Always interesting to use TWh in these conversations as I am sure someone will bring up the battery options – 500 MWh of batteries cycled once a day gives you 0.2 TWh per year, which is significant but it won’t dramatically change the numbers either way for what is a very big battery – the average power requirement for SA is 1470 MW. At 500 MWh I assume that the batteries would be dictating the spot price on the SA grid.

    • MikeH

      It aims for 36% of all local generation to be “synchronous” but I don’t think that is spinning – it just means that it can be fired up if necessary. And 36% is about where they are now with gas – it tightens to 50% by 2025 but according to this article from Giles, it can include gas, solar thermal, pumped hydro as well as being “open for inverter-based technologies such as wind and solar with battery storage,and batteries as long as they could provide a similar service.”

      http://reneweconomy.com.au/south-australia-covers-its-arse-and-its-fcas-in-new-energy-plan-87847/

      And given the scare campaign being run by the Victorian Liberals about the impact of Hazelwood’s closure, there should be no reason for Victoria to object to SA imports.

      • Malcolm M

        The requirement for 2 gas generators is imposed by AEMO, and adds ~200 MW of power into South Australia that is necessary only for stability purposes. From what their new CEO has said of distributed energy, I expect that this requirement would be relaxed once tests have shown that batteries can provide similar services. A gas generator would be equivalent ~100 MW/100 MWh of battery. So at times of high wind or solar, gas generators could switch off, allowing another ~200 MW of renewable energy to be exported from the SA network. Now that Hazelwood has closed, there doesn’t seem to be much negative price impact on SA power exports on Vic prices.

        • Ian Fordham

          The most common scenario that meets the synchronous requirement in SA currently is 2 Torrens island ‘B’ units, which at minimum generation are 40MW each, just like now, they are the only ones running in SA. Rest is wind and SA is exporting >450MW. There are other scenarios that meet the minimum requirement but looks like those scenarios would all require a higher level of generation. Edit – I posted this just after Osborne ramped down, the export is limited now a lot further due to the RoCoF constraint. I expect some wind is curtailed or ‘wasted’ at the moment. Batteries or storage would be useful here!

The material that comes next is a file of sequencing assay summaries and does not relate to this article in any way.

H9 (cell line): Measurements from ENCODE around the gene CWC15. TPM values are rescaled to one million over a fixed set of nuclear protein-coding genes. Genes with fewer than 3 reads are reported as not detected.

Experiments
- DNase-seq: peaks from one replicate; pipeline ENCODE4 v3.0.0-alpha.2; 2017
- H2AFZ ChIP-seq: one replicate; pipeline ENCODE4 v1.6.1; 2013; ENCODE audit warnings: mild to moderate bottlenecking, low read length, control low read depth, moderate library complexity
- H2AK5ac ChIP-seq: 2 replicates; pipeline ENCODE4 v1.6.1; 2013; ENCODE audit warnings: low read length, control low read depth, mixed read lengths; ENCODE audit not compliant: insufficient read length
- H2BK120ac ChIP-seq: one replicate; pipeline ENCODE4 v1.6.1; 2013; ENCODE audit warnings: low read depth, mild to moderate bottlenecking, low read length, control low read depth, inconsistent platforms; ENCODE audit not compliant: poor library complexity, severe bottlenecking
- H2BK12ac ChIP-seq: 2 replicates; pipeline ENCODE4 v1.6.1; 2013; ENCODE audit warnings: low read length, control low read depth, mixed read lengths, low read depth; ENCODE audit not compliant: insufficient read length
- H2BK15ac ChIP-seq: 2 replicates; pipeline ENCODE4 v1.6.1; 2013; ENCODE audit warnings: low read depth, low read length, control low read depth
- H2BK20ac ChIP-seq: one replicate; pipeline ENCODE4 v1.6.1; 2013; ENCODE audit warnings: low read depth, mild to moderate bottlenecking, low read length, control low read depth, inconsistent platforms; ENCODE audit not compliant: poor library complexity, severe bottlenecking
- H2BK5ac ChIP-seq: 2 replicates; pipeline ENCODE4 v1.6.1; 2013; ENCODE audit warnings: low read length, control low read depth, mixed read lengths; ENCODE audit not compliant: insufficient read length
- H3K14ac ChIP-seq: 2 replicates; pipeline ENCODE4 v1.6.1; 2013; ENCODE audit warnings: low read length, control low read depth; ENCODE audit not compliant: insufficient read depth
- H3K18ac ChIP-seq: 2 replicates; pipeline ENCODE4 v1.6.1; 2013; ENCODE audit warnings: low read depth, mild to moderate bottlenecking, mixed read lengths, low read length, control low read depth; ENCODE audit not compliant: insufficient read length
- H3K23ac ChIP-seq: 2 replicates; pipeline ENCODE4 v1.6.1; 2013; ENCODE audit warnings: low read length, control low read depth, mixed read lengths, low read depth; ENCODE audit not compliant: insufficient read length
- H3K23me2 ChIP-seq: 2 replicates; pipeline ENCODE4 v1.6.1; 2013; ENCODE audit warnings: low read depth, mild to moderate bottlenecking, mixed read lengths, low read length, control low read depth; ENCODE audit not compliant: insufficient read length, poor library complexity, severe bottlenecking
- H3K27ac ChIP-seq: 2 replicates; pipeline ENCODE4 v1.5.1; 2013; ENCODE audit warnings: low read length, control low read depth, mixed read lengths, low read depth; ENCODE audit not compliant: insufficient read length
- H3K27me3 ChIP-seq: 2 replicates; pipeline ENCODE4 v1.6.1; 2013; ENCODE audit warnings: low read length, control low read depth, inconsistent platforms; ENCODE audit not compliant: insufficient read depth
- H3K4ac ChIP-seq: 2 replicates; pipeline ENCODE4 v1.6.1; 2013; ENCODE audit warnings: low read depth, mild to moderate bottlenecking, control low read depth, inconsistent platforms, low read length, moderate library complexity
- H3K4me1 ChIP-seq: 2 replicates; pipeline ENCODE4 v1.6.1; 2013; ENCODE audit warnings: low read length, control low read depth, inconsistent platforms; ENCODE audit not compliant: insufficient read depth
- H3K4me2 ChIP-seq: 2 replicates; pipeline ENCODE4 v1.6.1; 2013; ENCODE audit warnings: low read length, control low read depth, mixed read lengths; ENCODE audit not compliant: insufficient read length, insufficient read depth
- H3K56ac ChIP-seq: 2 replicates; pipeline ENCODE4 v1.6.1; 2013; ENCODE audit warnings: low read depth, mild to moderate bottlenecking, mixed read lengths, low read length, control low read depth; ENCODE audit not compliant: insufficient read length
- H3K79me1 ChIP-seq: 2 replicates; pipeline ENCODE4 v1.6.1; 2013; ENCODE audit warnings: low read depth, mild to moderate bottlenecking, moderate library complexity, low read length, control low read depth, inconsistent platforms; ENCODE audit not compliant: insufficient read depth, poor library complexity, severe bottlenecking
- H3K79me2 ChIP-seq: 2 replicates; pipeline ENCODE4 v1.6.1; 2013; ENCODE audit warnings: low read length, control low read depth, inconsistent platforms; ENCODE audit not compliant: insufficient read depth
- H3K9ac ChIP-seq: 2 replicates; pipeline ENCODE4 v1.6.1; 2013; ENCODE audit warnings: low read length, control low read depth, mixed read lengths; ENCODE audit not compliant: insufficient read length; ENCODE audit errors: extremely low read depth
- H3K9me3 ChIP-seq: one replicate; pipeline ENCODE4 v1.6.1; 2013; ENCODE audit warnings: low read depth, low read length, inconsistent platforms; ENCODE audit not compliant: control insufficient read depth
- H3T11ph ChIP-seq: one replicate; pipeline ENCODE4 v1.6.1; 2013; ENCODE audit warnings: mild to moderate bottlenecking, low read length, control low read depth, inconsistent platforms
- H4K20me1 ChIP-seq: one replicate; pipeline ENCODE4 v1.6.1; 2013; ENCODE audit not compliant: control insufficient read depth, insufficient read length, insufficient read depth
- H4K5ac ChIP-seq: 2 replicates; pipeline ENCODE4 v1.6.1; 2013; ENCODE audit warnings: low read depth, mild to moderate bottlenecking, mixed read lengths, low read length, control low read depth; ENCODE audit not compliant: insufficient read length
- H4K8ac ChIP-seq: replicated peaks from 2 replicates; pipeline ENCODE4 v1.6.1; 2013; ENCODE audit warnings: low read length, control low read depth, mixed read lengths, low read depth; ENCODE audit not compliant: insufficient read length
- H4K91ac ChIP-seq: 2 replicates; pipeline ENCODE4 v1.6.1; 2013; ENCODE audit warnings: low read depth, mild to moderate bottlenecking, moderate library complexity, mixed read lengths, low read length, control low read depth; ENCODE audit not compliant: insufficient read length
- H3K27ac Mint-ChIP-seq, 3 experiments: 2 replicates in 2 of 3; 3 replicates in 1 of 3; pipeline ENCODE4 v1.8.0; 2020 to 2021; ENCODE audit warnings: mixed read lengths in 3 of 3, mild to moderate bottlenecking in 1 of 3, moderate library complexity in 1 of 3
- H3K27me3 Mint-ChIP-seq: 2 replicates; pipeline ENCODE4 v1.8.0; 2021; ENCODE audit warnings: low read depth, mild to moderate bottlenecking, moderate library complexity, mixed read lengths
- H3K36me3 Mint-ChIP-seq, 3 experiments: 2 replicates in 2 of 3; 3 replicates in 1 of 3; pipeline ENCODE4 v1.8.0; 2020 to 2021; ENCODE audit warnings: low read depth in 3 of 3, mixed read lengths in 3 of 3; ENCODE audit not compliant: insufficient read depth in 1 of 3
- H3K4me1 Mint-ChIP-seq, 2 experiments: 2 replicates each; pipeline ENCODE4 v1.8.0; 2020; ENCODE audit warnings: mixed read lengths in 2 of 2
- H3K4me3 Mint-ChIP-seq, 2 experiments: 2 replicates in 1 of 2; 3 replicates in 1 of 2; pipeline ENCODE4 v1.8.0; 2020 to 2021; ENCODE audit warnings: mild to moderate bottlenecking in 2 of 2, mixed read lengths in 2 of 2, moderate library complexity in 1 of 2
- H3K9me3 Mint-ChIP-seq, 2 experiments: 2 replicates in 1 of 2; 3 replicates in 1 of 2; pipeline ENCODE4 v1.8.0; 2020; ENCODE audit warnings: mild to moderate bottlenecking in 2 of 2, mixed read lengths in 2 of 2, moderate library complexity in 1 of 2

• George Darroch

    If we add western Victoria to the mix (and we should, since this is the NEM and electrons don’t recognise state borders) the percentage becomes even higher.

    The wind/solar border is somewhere near Ballarat.

  • Alastair Leith

    Thanks for this analysis made free David!

    When you say “looks like wind and solar will account for 64 per cent of demand in South Australia – an unparalleled percentage anywhere in the world.”

    Are you forgetting two states in Germany that are already over 100% RE (net), Scotland, and Denmark?

  • Peter F

    Thanks again for the analysis David.
    Two quibles.
    1. Storage is probably a lot cheaper than new interconnects so I don’t believe new Transmission infrastructure to SA will be needed, maybe more NSW/QLD and perhaps NSW/Victoria but that is a fair way down the track.
    2. Latest figures suggest rooftop solar could well exceed your projections

    Adding 500-600MW of renewables in Tasmania, upgrading the peak capacity of the Tassie hydro and and duplicating Basslink might be an interesting exercise. quite possible cheaper than Snowy 2 per MWhr delivered

    A serious crack at power to heat in the form of grid controlled hot water and ice banks is probably the cheapest way of all to lower peak demand and power prices at the same time

    • David leitch

      Peter I agree that the debate about storage v transmission is well worth having. One that some comprehensive modelling could help with. Many commentators, and I include myself in that number, think that some extra transmission will help the development of utility scale renewables. It did wonders in Tx for instance. Tasmania is getting left well behind at the moment despite its excellent wind and hydro resource. At first blush that seems a bit nutty.

      That does not preclude development of storage all around the grid. Batteries out at the street level and on the fringes of the grid can do a tremendous amount to lower electricity costs and increase reliability. The USA studies to demonstrate this already exist. We just need to get one done in Australia to help with appropriate policy.

      • Peter F

        I like the batteries at street level idea. I often look at pole mount transformers and think that we could mount a bettery on the same pole and collect all the excess local solar, reduce the transformer size, reduce iron losses, reduce peak transmission losses etc. I haven’t done the calculations I will one day

  • Peter Campbell

    15% in 2019? That doesn’t seem like much. Wasn’t the Renewable Energy Target, even when the LNP reduced it, over 20% in 2020? That leaves a lot to do in one year.

    • this just refers to wind and solar which is the new build – it does not include hydro, which will take it well beyond 20%.